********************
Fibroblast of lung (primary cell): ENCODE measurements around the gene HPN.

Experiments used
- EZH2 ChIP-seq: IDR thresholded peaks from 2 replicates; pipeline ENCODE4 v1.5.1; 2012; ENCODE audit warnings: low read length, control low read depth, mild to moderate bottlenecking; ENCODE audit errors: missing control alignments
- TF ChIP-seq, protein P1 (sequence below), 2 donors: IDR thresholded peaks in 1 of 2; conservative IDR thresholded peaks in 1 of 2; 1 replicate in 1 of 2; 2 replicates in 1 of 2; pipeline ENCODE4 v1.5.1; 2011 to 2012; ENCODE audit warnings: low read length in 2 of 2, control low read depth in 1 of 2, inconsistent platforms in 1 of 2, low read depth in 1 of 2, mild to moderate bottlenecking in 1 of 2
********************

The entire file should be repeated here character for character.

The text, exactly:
Fibroblast of lung (primary cell): ENCODE measurements around the gene HPN.

Experiments used
- EZH2 ChIP-seq: IDR thresholded peaks from 2 replicates; pipeline ENCODE4 v1.5.1; 2012; ENCODE audit warnings: low read length, control low read depth, mild to moderate bottlenecking; ENCODE audit errors: missing control alignments
- TF ChIP-seq, protein P1 (sequence below), 2 donors: IDR thresholded peaks in 1 of 2; conservative IDR thresholded peaks in 1 of 2; 1 replicate in 1 of 2; 2 replicates in 1 of 2; pipeline ENCODE4 v1.5.1; 2011 to 2012; ENCODE audit warnings: low read length in 2 of 2, control low read depth in 1 of 2, inconsistent platforms in 1 of 2, low read depth in 1 of 2, mild to moderate bottlenecking in 1 of 2